The emotional impact of protracted conflict on children: rethinking our response

Recently, after a planned trip to Syria was cancelled on the border due to visa problems, I returned to Beirut. Later, I sat down with a colleague from Syria, who came to meet me there to review our work in providing psychosocial support to children in Syria. Despite the long hours it took her to cross the border from Syria to Lebanon, and the late hour, Lina was keen to talk about her work and experiences.

She vividly recalled that on a recent visit to a rebel-controlled area inside Syria, she met a boy, around12-years-old, named Mohammad. He walked around wielding a gun, nonchalant and seemingly quite proud of himself. When Lina probed further, he was vocal about his participation in the armed group. Did he miss school? He didn’t. Only when they were deeper into the conversation, did he admit longing to return to school.

Being out of school is just one of the violations against children that Lina and many of our colleagues regularly hear about. Children share stories about separation from families, witnessing acts of violence or being detained – all of which have long-term consequences.

The second story Lina shared was about a child in one of the camps she visited when people were fleeing from Aleppo to Tartous sometime in November 2014. She met a little girl, disabled from gunshots on her leg, looking distraught, sick and distracted. The girl’s mother told Lina that it would be a waste of time for her daughter to attend the child-friendly spaces set up by UNICEF and its partners.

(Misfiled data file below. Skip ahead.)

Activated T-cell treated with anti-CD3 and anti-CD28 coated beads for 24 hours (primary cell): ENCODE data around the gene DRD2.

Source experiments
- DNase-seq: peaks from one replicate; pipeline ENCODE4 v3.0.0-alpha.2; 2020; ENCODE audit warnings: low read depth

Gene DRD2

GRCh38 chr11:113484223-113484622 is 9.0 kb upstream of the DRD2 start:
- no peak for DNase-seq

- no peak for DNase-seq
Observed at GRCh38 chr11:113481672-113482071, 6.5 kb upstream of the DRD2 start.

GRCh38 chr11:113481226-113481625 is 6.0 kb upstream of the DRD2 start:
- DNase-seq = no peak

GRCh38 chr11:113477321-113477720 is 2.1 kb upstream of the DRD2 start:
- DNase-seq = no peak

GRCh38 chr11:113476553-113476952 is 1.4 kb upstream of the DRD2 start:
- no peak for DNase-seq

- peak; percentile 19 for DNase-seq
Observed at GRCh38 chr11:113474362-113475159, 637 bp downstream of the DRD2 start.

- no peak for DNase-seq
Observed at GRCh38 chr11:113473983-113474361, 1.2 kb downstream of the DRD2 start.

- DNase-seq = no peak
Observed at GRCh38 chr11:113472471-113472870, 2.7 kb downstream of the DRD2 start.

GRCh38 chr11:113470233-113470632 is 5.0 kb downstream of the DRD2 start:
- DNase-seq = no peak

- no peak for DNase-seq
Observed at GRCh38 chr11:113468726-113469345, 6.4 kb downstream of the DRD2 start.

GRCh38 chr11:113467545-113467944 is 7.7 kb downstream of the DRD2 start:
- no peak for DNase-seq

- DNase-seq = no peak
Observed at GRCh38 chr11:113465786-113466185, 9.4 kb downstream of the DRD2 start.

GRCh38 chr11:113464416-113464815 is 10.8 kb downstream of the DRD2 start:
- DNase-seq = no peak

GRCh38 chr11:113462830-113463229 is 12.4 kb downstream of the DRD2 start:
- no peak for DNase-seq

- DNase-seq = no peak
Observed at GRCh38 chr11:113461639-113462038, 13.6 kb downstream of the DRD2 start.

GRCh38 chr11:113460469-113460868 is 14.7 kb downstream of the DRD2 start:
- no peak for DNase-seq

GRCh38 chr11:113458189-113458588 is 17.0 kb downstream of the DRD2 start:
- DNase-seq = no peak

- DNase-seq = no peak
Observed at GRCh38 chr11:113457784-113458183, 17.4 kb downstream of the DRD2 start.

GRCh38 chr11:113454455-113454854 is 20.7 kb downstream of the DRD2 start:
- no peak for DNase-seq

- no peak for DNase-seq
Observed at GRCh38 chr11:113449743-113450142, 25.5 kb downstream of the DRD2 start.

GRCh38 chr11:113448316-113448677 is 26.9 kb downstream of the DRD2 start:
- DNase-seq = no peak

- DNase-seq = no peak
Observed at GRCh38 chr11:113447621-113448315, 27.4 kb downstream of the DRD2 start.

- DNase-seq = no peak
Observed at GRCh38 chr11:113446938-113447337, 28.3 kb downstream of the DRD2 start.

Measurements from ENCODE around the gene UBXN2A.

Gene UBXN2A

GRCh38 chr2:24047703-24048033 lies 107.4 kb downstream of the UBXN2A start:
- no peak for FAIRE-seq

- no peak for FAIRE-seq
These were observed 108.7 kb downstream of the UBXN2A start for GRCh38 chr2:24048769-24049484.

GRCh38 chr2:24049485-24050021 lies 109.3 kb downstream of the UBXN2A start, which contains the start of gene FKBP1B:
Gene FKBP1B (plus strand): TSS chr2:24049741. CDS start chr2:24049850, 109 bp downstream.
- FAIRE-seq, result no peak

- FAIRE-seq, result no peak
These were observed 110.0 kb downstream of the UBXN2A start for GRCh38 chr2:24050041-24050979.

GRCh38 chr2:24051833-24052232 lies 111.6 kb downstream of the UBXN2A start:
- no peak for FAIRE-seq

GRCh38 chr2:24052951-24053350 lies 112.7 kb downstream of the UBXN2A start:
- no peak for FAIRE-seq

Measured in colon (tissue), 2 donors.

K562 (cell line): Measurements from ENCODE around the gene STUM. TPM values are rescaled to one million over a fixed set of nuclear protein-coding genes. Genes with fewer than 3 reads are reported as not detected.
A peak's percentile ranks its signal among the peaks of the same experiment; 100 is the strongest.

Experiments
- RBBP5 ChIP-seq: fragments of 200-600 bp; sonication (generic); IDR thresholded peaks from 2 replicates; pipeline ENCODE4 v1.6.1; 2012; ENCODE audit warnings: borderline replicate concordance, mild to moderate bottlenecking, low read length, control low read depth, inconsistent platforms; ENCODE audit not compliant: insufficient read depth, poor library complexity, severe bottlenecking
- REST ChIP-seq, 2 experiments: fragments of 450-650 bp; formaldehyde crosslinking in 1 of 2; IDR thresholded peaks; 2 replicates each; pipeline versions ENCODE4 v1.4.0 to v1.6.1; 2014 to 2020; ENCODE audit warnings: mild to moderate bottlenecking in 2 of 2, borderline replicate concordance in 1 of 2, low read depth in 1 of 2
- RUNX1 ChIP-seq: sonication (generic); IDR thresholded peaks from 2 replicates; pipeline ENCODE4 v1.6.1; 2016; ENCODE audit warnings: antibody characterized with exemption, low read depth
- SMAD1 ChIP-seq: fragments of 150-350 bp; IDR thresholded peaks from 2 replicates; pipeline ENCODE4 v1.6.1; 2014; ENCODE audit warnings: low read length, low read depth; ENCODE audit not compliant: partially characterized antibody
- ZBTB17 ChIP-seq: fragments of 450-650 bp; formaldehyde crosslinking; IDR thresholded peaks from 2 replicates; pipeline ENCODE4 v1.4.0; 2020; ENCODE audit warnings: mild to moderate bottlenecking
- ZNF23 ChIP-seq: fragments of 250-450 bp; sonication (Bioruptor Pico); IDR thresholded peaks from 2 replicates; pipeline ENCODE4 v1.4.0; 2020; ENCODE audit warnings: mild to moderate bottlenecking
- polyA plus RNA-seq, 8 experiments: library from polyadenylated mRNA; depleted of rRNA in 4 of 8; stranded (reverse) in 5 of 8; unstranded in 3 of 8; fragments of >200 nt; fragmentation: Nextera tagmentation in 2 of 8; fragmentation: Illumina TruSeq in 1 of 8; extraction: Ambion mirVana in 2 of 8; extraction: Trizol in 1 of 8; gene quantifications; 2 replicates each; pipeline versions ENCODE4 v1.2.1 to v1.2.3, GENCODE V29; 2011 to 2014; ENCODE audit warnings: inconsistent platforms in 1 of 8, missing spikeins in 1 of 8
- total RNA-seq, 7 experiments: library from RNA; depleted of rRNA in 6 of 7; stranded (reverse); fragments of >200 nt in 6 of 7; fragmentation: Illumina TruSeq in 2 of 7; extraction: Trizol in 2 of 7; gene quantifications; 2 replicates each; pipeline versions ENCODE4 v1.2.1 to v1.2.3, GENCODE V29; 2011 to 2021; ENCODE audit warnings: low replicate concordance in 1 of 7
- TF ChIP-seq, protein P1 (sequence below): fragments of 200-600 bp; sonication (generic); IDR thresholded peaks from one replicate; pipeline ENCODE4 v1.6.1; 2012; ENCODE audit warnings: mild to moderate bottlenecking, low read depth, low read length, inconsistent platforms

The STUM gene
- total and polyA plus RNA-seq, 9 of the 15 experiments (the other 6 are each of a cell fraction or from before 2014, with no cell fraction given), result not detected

Apparently the mother saw it as just a space for play and recreation. Lina urged the partners on the ground to follow up with the girl’s mother. When Lina returned to the centre several months later, she found the little girl looking visibly cheerful and enjoying the recreational activities and psychological first aid provided by the centre. The mother, too, fully appreciated how her daughter had benefited.

During my time in Beirut, I visited a psychosocial support programme supported by UNICEF in the city. I saw scores of children from Syria engaged in various activities – language coaching, drama, theatre, music and when needed, referrals to specialized mental health care. This reassured me that these interventions do make a difference and bring relief and hope to children.

It was also a reminder of the hundreds of thousands of children unable to access these services or be part of the process of stabilization. Speaking to colleagues based in Syria, there is a sobering realization that interventions like child-friendly spaces alone cannot are not enough over the longer term.

A young Syrian girl sits at the window of a painted building.
Halime (16) and her family are from Hama in Syria, but now live in Saricam camp in Adana, Turkey. © UNICEF/MENA2015-00021/Yurtsever